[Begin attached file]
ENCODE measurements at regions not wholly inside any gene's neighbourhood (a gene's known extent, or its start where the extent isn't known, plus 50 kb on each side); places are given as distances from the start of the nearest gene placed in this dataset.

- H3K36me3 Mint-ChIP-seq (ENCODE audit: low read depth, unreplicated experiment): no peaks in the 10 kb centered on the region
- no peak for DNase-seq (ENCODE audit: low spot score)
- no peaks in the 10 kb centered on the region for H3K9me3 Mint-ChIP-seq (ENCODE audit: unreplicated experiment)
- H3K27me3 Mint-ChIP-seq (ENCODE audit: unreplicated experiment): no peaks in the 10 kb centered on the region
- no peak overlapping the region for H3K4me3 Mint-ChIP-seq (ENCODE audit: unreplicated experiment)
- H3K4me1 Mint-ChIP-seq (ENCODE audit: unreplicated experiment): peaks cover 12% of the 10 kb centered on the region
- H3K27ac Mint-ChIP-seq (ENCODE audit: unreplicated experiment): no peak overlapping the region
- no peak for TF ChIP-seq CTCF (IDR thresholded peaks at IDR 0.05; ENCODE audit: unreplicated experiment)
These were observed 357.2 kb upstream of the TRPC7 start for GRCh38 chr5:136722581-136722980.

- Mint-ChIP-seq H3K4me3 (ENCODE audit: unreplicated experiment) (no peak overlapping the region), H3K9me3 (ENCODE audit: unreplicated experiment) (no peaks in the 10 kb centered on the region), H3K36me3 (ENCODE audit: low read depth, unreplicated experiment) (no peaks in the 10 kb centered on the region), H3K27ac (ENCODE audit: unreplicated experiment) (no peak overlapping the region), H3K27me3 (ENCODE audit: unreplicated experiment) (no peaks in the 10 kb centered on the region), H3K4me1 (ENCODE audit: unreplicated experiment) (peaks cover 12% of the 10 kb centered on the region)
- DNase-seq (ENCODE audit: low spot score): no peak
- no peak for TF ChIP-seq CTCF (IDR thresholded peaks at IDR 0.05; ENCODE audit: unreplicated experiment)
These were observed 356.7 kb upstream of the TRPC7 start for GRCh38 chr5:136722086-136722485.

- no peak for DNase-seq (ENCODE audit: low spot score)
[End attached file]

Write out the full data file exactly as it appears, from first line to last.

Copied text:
ENCODE measurements at regions not wholly inside any gene's neighbourhood (a gene's known extent, or its start where the extent isn't known, plus 50 kb on each side); places are given as distances from the start of the nearest gene placed in this dataset.

- H3K36me3 Mint-ChIP-seq (ENCODE audit: low read depth, unreplicated experiment): no peaks in the 10 kb centered on the region
- no peak for DNase-seq (ENCODE audit: low spot score)
- no peaks in the 10 kb centered on the region for H3K9me3 Mint-ChIP-seq (ENCODE audit: unreplicated experiment)
- H3K27me3 Mint-ChIP-seq (ENCODE audit: unreplicated experiment): no peaks in the 10 kb centered on the region
- no peak overlapping the region for H3K4me3 Mint-ChIP-seq (ENCODE audit: unreplicated experiment)
- H3K4me1 Mint-ChIP-seq (ENCODE audit: unreplicated experiment): peaks cover 12% of the 10 kb centered on the region
- H3K27ac Mint-ChIP-seq (ENCODE audit: unreplicated experiment): no peak overlapping the region
- no peak for TF ChIP-seq CTCF (IDR thresholded peaks at IDR 0.05; ENCODE audit: unreplicated experiment)
These were observed 357.2 kb upstream of the TRPC7 start for GRCh38 chr5:136722581-136722980.

- Mint-ChIP-seq H3K4me3 (ENCODE audit: unreplicated experiment) (no peak overlapping the region), H3K9me3 (ENCODE audit: unreplicated experiment) (no peaks in the 10 kb centered on the region), H3K36me3 (ENCODE audit: low read depth, unreplicated experiment) (no peaks in the 10 kb centered on the region), H3K27ac (ENCODE audit: unreplicated experiment) (no peak overlapping the region), H3K27me3 (ENCODE audit: unreplicated experiment) (no peaks in the 10 kb centered on the region), H3K4me1 (ENCODE audit: unreplicated experiment) (peaks cover 12% of the 10 kb centered on the region)
- DNase-seq (ENCODE audit: low spot score): no peak
- no peak for TF ChIP-seq CTCF (IDR thresholded peaks at IDR 0.05; ENCODE audit: unreplicated experiment)
These were observed 356.7 kb upstream of the TRPC7 start for GRCh38 chr5:136722086-136722485.

- no peak for DNase-seq (ENCODE audit: low spot score)